AILA believes that a sensible comprehensive immigration reform package must include smart enforcement, a path to citizenship for the 12 million undocumented immigrants currently living and working in the U.S., elimination of family and employment-based visa backlogs, adequate visas to meet the needs of U.S. families and businesses, a new visa program for essential workers, and due process protections to restore the rule of law in our immigration adjudications and courts.
Wolfsdorf added, “The current immigration system is broken and to allow the status quo to continue will only make things worse for the country. Until Congress deals responsibly with immigration – making taxpayers out of all immigrants, making all employers follow sensible rules, and creating a functioning legal immigration system – everything else on the President’s domestic agenda is vulnerable to being dragged down.” This is the year and this is the moment for a popular President to work with Congress to address a national issue in a way that benefits the American people and our economy.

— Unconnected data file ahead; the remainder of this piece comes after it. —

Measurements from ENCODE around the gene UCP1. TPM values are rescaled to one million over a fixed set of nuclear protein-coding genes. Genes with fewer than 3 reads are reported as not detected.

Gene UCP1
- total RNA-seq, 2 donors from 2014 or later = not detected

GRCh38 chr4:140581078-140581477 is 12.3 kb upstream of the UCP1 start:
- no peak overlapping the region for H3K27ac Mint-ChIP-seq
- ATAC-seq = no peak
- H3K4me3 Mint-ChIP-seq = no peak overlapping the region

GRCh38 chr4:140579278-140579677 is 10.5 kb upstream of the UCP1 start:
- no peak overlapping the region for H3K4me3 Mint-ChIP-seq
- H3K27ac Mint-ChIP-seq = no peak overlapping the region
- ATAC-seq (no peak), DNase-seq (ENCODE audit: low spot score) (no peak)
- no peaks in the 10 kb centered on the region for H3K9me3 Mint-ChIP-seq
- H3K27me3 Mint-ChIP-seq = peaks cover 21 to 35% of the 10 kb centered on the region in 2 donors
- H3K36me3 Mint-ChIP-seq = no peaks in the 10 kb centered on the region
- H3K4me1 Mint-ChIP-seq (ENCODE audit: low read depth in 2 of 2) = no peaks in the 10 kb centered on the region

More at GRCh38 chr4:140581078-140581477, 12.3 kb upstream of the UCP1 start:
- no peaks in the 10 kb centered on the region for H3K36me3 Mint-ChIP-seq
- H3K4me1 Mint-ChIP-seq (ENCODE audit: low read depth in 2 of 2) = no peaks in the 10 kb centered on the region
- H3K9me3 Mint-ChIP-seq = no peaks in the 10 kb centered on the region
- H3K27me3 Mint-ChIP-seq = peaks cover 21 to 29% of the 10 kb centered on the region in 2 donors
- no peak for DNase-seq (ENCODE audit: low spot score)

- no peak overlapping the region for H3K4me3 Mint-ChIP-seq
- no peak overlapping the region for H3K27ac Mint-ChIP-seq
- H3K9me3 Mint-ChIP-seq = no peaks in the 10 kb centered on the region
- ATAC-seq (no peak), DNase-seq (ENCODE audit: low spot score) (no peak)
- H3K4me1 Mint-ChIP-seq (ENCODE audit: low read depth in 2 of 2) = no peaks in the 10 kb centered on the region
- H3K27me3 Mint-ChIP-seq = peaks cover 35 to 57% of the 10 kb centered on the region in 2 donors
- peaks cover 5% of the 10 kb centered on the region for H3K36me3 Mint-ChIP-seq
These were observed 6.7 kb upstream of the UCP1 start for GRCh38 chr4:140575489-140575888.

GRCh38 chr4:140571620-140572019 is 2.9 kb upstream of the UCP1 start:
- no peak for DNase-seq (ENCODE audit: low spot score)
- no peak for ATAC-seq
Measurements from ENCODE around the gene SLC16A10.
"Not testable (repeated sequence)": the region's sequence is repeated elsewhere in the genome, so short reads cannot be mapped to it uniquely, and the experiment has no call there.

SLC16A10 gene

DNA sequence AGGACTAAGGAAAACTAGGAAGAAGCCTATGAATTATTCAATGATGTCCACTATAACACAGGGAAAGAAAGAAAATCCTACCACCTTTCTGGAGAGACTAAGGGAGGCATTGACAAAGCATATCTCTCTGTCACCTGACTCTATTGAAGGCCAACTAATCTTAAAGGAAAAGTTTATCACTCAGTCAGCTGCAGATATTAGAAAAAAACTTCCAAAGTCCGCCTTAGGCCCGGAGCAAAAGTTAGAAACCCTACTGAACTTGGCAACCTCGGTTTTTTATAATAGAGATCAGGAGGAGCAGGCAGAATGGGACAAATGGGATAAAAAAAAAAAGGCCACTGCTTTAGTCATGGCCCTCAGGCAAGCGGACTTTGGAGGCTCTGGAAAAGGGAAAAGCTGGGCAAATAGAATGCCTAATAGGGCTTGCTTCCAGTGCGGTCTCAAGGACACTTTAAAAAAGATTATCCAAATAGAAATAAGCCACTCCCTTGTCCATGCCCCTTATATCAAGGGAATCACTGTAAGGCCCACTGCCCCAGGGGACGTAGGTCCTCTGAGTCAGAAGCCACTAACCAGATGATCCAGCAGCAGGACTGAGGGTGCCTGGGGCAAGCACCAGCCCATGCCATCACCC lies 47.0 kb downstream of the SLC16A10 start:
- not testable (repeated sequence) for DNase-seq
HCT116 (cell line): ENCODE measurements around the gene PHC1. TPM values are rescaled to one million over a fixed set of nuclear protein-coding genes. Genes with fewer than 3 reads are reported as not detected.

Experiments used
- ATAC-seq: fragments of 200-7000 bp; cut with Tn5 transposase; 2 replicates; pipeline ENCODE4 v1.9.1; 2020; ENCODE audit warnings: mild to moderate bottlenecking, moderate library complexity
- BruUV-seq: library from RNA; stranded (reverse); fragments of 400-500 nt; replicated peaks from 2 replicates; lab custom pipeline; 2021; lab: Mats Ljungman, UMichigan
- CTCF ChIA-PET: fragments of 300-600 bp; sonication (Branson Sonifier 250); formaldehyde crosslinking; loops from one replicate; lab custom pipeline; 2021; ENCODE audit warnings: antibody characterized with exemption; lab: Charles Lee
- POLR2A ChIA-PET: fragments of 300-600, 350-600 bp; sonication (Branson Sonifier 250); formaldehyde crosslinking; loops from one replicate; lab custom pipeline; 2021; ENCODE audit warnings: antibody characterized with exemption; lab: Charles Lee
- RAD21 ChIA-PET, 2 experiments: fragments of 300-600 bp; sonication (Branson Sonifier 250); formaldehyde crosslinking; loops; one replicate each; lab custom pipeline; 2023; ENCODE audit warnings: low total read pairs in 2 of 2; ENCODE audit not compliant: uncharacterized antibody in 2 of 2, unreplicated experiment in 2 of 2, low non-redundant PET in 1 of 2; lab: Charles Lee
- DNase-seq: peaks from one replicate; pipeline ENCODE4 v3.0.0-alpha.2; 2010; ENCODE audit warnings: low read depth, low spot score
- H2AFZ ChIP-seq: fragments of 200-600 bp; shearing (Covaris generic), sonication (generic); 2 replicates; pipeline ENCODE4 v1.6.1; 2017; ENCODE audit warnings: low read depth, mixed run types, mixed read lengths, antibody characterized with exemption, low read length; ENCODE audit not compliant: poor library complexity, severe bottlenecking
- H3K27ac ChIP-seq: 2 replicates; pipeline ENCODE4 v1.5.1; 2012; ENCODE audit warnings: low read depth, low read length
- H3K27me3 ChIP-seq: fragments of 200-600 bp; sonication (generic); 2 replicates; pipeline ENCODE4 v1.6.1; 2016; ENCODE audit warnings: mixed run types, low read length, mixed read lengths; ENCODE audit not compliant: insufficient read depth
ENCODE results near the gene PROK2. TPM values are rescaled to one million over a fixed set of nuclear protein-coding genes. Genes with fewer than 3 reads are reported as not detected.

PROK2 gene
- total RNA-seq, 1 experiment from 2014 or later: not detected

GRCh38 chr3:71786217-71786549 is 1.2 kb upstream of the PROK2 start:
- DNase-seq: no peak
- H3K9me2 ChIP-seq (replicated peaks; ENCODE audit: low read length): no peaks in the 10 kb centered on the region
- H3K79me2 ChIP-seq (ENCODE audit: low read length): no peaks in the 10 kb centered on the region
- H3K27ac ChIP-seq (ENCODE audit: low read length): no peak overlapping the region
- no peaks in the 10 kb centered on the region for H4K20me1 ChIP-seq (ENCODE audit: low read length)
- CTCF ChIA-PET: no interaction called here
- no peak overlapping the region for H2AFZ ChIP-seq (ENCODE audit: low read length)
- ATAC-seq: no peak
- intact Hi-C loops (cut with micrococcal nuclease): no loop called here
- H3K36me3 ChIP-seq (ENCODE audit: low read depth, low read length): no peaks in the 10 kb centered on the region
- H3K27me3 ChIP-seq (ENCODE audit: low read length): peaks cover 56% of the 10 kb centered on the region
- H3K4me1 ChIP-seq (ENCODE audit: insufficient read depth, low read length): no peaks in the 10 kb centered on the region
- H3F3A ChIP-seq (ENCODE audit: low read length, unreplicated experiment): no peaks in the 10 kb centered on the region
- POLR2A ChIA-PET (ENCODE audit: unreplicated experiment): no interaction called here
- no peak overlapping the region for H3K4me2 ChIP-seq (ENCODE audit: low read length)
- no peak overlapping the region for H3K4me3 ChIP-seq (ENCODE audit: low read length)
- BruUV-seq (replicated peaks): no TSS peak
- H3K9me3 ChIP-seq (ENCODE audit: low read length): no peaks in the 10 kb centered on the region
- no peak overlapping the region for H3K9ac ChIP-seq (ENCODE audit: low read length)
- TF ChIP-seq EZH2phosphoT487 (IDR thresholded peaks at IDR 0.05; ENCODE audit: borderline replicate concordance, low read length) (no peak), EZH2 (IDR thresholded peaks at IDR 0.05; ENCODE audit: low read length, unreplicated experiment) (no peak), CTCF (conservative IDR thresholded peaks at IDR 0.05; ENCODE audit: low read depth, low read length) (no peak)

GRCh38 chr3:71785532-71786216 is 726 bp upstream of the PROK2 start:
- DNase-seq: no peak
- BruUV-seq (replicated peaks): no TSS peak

All of the attorneys at Stern & Curray LLC are members of AILA who continually monitor developments surrounding changes to our immigration laws. For questions on the latest news and developments, please contact an attorney at Stern & Curray LLC.